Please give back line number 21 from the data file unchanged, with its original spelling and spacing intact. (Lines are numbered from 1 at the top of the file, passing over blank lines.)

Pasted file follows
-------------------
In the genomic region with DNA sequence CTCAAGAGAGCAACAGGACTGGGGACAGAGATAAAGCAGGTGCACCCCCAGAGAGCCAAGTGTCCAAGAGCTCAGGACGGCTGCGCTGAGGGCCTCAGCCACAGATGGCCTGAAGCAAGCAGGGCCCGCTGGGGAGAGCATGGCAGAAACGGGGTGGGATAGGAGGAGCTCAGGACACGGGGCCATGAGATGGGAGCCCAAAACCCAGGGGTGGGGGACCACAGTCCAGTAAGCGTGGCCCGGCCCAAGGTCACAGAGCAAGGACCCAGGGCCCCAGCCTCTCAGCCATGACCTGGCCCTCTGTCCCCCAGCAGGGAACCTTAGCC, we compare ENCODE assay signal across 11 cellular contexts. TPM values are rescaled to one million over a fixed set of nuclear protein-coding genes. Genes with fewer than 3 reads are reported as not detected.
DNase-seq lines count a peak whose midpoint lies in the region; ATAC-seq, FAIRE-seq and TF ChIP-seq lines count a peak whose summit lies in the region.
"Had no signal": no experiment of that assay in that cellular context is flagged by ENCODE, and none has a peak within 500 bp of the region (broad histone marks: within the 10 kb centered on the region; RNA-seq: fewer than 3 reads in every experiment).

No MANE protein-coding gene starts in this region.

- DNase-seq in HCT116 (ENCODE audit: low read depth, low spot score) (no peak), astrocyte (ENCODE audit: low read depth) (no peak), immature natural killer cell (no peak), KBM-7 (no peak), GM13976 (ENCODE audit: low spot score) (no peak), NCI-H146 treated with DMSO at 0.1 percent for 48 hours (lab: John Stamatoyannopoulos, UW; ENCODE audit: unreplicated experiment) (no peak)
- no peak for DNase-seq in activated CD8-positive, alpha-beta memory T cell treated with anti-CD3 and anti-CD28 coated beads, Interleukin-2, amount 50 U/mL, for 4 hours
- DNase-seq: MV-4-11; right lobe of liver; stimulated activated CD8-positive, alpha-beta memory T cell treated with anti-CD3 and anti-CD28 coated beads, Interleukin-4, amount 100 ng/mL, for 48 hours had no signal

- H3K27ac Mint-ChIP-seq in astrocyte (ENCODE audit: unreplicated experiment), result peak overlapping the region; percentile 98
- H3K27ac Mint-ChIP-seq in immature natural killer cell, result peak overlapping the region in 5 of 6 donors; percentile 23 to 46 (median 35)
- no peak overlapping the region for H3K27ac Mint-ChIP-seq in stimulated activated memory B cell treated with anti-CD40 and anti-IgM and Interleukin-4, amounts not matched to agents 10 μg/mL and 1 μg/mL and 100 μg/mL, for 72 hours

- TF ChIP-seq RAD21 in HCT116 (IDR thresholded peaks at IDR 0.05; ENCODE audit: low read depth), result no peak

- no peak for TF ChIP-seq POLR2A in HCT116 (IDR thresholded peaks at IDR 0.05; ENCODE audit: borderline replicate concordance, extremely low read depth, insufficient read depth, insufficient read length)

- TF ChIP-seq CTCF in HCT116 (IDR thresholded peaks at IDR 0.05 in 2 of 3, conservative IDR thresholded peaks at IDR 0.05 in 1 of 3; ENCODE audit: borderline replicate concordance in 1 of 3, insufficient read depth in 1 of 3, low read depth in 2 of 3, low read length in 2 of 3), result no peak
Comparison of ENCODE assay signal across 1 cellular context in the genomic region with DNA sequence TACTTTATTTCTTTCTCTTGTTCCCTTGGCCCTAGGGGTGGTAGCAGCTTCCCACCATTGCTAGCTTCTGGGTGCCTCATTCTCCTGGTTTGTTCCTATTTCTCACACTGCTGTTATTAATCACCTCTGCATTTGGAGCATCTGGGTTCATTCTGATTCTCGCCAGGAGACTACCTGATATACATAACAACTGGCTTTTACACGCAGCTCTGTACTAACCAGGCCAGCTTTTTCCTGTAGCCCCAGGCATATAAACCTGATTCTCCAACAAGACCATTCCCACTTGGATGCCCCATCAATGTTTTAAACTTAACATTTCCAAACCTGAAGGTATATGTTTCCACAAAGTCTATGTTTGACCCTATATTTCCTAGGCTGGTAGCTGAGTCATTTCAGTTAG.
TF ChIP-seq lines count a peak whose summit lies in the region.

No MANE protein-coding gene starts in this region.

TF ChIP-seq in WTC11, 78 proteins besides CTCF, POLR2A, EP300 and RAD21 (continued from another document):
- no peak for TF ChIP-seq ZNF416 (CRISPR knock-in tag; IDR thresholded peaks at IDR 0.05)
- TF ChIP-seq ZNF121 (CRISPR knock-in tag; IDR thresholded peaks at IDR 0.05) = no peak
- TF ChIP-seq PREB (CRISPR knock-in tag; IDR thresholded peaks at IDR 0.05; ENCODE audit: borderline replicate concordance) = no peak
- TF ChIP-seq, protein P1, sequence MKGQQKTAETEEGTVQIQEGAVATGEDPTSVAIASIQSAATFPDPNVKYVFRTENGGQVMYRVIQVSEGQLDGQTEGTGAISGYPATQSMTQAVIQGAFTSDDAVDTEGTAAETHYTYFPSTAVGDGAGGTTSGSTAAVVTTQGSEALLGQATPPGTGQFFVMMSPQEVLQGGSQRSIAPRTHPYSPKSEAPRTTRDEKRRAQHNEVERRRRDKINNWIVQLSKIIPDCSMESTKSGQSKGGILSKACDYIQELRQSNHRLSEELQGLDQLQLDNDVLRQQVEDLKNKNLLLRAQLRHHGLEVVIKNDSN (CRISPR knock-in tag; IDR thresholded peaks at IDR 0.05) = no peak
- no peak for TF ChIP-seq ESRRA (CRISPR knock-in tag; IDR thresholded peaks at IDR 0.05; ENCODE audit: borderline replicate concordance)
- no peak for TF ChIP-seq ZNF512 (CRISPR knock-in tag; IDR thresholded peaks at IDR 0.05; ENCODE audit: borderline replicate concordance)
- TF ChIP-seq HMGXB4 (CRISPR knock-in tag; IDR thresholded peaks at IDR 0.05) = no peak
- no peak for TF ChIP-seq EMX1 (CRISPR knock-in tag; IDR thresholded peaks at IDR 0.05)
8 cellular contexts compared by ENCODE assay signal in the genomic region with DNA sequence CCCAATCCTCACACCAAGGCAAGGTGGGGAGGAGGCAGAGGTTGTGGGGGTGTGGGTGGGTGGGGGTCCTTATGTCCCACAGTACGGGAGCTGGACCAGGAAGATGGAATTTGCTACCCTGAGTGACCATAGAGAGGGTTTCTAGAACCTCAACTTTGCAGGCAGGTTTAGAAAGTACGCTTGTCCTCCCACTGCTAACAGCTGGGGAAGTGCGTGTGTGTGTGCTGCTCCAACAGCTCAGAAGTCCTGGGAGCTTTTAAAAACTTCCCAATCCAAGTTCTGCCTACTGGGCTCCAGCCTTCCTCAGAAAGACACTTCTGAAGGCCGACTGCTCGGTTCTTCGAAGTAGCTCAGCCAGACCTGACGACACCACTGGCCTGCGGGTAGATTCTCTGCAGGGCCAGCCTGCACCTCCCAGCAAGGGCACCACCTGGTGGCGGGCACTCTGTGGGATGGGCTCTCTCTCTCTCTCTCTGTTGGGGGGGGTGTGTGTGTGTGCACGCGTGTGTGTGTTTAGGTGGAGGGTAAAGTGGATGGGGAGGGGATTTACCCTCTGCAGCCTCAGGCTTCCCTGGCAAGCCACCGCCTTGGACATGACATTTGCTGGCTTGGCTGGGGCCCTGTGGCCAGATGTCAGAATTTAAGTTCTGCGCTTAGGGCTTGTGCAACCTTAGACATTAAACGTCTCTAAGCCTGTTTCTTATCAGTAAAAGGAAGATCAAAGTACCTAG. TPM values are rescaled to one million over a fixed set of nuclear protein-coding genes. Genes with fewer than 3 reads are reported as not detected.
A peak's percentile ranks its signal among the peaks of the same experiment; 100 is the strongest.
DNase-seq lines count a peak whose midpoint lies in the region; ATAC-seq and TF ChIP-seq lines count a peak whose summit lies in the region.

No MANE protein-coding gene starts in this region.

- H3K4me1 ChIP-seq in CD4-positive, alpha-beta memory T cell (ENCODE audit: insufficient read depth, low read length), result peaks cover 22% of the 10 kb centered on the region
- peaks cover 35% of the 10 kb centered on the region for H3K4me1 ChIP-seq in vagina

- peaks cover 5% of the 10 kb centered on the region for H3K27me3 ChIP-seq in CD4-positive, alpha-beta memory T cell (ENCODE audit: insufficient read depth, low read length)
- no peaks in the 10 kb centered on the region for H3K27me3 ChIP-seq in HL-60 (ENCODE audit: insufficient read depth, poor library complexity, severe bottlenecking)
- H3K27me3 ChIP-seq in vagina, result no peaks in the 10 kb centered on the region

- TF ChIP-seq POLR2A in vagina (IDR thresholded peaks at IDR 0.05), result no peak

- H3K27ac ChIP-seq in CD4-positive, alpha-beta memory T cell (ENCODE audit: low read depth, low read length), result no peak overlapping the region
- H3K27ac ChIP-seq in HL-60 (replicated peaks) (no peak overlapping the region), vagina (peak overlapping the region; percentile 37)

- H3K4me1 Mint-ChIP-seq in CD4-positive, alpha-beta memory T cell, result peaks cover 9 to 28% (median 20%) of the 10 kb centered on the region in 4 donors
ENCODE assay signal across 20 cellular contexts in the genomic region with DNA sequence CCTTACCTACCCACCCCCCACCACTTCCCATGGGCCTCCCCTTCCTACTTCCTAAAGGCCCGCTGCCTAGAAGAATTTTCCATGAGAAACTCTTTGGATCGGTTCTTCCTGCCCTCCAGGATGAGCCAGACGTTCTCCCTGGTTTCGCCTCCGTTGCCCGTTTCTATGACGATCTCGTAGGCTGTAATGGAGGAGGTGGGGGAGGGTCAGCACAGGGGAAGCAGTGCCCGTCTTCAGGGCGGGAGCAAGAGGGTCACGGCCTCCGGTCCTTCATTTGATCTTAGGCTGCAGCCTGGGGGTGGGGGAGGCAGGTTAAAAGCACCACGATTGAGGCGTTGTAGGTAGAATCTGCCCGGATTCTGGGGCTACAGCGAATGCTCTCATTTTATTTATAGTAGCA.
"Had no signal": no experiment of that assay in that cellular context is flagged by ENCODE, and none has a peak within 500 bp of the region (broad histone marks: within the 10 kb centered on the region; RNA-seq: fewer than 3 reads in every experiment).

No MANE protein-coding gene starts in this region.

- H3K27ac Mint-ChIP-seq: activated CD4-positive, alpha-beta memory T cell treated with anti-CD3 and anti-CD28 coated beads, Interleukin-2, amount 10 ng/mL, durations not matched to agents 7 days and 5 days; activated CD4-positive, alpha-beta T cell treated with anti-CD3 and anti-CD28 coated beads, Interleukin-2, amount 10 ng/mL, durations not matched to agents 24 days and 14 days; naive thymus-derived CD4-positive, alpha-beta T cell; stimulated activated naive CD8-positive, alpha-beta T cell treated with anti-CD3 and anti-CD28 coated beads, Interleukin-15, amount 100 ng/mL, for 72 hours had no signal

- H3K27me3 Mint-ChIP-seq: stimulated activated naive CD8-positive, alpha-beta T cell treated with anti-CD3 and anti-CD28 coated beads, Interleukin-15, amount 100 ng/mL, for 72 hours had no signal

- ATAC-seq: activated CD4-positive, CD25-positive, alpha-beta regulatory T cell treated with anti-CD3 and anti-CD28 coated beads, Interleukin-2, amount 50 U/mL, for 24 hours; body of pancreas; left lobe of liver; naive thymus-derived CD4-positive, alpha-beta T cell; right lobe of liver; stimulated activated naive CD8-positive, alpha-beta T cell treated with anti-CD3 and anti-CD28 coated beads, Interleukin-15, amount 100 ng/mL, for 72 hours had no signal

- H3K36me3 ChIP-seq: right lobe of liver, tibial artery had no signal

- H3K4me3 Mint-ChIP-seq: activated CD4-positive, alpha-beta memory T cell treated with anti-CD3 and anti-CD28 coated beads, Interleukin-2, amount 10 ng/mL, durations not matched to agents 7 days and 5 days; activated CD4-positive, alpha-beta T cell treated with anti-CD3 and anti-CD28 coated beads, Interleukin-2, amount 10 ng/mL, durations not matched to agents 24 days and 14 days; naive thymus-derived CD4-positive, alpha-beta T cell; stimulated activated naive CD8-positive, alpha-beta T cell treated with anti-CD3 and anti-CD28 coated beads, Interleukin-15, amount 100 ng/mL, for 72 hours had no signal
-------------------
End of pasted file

- TF ChIP-seq, protein P1, sequence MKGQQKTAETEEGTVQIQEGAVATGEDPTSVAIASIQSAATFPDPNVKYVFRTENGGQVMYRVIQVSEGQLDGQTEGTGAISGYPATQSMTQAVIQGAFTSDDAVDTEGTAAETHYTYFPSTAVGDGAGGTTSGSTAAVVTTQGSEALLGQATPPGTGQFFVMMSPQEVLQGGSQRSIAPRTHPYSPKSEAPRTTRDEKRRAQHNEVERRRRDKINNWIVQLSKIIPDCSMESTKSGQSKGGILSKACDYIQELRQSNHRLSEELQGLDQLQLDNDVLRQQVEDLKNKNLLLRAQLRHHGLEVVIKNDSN (CRISPR knock-in tag; IDR thresholded peaks at IDR 0.05) = no peak